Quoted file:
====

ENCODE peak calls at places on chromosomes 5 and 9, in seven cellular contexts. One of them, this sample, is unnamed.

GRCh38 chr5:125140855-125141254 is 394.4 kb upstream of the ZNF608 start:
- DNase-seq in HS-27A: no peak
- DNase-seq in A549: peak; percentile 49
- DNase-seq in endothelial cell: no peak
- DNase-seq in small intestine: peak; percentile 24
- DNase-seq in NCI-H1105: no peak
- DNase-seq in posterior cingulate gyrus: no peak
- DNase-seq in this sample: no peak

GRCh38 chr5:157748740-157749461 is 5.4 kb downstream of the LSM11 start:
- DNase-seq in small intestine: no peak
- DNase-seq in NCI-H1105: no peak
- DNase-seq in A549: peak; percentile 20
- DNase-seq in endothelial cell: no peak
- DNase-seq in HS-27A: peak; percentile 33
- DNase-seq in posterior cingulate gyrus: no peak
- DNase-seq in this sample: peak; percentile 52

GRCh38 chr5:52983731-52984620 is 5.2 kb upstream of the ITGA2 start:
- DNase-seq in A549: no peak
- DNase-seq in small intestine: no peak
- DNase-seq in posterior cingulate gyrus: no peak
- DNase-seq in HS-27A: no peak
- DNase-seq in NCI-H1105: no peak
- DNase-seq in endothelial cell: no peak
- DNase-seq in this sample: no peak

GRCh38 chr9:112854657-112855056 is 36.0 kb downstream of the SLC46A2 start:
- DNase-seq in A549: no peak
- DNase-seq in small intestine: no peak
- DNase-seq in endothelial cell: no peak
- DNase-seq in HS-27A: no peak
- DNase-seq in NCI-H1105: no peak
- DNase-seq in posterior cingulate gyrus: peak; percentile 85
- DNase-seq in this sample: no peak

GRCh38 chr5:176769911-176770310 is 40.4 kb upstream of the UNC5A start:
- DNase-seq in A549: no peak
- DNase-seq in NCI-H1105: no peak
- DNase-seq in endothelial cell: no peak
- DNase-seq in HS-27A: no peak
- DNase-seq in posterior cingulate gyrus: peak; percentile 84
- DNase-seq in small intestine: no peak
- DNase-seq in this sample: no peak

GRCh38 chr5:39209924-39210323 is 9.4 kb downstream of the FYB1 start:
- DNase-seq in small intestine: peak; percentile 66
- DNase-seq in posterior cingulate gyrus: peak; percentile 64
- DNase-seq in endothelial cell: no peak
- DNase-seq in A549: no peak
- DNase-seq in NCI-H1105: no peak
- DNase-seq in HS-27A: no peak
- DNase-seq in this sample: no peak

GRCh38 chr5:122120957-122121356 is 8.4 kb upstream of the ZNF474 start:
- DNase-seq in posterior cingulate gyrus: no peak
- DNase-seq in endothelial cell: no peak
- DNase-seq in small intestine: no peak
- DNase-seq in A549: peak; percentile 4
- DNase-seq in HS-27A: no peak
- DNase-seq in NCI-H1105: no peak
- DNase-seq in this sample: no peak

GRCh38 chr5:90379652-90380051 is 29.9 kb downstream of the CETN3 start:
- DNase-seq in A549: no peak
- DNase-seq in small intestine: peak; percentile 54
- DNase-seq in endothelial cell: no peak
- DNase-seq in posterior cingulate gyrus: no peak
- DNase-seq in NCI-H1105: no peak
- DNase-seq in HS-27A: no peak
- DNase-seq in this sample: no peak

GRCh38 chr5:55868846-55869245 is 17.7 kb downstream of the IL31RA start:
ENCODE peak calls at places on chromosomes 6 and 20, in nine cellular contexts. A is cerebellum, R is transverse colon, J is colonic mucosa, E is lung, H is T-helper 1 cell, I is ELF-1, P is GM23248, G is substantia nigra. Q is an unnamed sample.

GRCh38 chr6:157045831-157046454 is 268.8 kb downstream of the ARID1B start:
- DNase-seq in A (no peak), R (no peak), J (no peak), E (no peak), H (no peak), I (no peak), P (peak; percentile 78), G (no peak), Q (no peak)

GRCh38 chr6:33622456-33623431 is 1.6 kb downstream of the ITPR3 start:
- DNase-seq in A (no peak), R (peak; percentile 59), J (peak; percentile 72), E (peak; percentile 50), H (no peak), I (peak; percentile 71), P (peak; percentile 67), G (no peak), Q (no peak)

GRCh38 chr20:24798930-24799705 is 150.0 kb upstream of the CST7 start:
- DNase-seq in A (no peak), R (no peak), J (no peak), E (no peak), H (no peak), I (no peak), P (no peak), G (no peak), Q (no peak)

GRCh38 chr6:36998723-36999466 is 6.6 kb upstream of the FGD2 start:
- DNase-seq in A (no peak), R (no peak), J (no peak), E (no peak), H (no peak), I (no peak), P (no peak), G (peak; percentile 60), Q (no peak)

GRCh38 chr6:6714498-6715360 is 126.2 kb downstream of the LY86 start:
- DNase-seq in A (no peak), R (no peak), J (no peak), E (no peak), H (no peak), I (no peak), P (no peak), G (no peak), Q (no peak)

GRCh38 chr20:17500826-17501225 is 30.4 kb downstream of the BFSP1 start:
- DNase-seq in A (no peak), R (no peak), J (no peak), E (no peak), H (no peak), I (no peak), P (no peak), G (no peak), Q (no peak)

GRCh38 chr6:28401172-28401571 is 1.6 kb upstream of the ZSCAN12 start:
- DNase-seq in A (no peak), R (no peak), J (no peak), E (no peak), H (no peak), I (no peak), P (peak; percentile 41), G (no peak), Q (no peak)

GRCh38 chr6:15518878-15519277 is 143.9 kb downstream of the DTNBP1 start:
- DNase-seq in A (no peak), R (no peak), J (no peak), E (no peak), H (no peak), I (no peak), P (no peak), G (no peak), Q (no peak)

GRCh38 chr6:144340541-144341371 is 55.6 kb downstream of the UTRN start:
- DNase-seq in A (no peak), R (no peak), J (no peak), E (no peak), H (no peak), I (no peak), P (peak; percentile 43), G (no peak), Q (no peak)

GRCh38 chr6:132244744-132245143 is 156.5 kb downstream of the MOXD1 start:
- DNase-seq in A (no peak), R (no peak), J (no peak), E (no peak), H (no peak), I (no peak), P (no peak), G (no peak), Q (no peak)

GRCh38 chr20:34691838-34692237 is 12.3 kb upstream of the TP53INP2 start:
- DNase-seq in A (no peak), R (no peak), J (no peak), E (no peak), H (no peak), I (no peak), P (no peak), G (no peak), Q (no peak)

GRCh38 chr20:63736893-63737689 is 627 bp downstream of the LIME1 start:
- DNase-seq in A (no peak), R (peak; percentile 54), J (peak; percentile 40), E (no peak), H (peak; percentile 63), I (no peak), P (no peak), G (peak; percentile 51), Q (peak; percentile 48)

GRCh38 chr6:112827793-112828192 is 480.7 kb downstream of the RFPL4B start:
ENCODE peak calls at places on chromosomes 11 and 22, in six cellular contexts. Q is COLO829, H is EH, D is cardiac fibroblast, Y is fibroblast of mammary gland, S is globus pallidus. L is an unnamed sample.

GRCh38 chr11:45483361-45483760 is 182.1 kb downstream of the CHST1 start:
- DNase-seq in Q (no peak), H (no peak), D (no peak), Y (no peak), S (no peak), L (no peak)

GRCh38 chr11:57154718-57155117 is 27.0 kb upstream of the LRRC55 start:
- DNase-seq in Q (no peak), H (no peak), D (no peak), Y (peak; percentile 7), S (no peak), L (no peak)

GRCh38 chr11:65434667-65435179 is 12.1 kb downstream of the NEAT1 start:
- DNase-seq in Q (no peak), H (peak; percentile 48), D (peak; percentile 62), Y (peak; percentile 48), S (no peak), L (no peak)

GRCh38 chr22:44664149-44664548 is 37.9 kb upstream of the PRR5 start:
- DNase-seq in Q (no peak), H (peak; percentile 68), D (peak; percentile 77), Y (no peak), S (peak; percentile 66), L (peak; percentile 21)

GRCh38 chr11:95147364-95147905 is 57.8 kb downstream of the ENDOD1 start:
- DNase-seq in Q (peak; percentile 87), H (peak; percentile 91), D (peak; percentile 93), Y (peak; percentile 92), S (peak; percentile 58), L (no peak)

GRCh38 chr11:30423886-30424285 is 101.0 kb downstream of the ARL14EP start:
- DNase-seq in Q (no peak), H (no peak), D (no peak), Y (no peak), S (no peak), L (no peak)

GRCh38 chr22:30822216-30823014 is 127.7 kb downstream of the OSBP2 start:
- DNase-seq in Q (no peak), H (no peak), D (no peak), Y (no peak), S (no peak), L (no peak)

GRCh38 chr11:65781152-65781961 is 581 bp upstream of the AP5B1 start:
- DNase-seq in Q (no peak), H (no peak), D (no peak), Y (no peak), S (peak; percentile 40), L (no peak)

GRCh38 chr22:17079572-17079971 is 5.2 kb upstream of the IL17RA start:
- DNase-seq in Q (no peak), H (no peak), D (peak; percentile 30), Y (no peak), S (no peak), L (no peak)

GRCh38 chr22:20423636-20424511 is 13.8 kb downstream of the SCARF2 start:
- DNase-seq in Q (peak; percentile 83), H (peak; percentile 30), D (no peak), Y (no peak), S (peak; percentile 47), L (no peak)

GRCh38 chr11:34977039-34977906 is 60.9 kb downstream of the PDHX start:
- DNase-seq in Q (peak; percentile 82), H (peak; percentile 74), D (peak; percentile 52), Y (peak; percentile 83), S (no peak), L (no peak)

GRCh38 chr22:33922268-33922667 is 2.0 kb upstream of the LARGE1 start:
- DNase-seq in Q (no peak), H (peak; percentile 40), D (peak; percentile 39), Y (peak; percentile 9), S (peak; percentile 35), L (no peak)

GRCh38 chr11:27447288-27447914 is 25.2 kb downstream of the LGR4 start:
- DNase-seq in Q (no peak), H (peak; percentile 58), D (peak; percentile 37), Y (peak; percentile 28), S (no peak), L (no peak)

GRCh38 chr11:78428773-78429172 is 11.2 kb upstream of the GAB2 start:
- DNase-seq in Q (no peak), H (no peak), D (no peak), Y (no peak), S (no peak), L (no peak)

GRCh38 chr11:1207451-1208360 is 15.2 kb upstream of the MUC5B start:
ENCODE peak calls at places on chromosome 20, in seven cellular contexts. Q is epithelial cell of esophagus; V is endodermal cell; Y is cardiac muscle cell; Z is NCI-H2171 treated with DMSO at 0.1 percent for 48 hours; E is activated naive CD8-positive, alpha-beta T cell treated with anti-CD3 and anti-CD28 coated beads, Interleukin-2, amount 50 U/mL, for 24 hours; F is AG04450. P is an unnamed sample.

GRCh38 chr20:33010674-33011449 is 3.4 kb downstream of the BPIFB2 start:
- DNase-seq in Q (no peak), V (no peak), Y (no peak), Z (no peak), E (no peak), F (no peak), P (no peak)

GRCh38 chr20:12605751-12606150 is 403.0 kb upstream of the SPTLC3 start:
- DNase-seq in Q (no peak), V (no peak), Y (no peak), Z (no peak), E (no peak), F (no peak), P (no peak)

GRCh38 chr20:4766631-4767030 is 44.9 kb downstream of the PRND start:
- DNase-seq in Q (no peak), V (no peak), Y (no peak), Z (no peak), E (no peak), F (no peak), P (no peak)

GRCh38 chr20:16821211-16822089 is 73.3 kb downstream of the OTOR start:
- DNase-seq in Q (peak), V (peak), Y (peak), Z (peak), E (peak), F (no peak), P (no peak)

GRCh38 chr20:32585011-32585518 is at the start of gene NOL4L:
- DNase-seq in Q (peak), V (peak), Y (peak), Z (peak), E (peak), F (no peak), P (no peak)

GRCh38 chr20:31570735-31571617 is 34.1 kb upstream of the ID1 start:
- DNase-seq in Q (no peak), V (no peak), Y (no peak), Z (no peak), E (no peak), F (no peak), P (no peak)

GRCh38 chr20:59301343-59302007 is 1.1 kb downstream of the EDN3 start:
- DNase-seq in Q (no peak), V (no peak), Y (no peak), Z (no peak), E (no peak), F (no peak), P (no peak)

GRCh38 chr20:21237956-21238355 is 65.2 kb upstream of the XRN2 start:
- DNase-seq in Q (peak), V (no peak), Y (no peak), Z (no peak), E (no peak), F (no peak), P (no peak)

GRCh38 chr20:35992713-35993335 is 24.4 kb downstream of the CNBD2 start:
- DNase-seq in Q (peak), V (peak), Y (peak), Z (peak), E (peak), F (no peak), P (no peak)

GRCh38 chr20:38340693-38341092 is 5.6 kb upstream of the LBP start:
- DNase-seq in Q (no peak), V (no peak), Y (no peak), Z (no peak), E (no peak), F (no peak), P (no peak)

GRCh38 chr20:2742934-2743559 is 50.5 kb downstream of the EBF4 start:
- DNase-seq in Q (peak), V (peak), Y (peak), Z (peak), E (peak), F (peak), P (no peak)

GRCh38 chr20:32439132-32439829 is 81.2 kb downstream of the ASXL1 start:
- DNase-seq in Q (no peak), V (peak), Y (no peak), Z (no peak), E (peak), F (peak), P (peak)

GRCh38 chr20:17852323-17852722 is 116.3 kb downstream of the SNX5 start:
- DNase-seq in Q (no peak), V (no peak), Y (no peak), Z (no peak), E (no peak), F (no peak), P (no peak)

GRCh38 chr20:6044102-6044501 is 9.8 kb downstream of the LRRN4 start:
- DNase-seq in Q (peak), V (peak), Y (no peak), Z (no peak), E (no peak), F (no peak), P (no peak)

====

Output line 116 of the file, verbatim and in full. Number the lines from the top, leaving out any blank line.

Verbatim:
GRCh38 chr22:33922268-33922667 is 2.0 kb upstream of the LARGE1 start: